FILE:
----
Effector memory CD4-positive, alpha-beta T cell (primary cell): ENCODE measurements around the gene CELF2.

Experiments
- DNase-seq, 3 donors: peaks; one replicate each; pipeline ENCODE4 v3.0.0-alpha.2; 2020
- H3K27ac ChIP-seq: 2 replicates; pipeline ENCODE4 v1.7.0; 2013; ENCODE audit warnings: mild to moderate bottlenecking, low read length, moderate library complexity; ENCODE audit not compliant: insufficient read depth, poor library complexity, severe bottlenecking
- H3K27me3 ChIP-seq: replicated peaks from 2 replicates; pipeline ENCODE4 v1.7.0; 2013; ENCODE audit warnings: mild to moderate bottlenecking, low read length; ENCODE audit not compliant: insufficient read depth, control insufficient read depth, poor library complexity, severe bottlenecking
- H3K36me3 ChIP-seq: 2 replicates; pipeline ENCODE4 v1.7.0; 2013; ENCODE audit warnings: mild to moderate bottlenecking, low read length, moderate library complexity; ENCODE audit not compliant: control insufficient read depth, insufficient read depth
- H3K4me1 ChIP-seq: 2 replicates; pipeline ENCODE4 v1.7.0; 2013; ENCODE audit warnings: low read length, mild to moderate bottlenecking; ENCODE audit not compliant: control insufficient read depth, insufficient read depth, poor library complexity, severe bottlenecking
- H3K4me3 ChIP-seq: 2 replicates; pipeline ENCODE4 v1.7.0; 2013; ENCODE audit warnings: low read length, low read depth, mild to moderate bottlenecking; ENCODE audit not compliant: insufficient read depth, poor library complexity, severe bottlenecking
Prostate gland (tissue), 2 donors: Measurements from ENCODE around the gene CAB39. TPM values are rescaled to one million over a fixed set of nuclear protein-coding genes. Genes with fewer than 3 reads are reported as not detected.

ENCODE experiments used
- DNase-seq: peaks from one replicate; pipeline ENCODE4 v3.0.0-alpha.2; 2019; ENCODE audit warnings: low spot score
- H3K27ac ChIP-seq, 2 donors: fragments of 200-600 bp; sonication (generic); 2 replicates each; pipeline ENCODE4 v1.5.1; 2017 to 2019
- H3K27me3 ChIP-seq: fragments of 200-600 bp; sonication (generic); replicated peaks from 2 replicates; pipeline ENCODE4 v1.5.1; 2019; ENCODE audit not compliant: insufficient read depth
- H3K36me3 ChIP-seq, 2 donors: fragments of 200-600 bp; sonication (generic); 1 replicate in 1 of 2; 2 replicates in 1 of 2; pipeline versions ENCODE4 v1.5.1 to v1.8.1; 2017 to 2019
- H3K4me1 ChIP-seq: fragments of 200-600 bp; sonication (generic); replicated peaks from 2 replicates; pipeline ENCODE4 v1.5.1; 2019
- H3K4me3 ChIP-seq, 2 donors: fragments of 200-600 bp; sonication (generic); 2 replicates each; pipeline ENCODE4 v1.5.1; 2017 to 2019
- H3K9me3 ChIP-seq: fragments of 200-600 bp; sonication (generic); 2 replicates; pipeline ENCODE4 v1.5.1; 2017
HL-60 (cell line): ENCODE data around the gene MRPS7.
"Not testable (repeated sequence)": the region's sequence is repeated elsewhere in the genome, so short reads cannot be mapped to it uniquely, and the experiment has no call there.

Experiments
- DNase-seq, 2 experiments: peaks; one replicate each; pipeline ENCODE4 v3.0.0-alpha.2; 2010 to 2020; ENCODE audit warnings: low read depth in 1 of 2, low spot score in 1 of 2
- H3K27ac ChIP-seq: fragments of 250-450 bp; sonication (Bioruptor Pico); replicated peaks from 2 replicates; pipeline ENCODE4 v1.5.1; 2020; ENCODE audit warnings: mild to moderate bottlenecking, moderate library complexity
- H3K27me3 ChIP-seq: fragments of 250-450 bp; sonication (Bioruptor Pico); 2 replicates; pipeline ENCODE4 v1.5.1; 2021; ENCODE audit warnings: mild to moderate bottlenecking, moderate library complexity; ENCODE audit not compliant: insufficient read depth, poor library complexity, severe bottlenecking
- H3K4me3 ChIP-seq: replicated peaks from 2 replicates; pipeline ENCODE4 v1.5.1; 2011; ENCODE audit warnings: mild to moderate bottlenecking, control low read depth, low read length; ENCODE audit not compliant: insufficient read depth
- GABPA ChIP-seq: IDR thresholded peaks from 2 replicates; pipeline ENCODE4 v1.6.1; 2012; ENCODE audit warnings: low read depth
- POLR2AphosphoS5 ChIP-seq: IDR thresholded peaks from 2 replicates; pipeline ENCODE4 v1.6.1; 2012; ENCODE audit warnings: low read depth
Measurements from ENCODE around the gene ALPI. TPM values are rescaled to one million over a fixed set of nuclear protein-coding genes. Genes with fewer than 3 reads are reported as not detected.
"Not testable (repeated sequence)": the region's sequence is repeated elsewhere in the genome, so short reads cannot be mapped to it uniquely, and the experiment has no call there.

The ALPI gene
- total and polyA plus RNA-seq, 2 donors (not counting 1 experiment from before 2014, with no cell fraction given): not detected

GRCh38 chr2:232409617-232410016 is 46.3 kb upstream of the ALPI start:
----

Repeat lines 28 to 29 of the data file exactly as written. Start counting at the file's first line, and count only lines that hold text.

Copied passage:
"Not testable (repeated sequence)": the region's sequence is repeated elsewhere in the genome, so short reads cannot be mapped to it uniquely, and the experiment has no call there.

The ALPI gene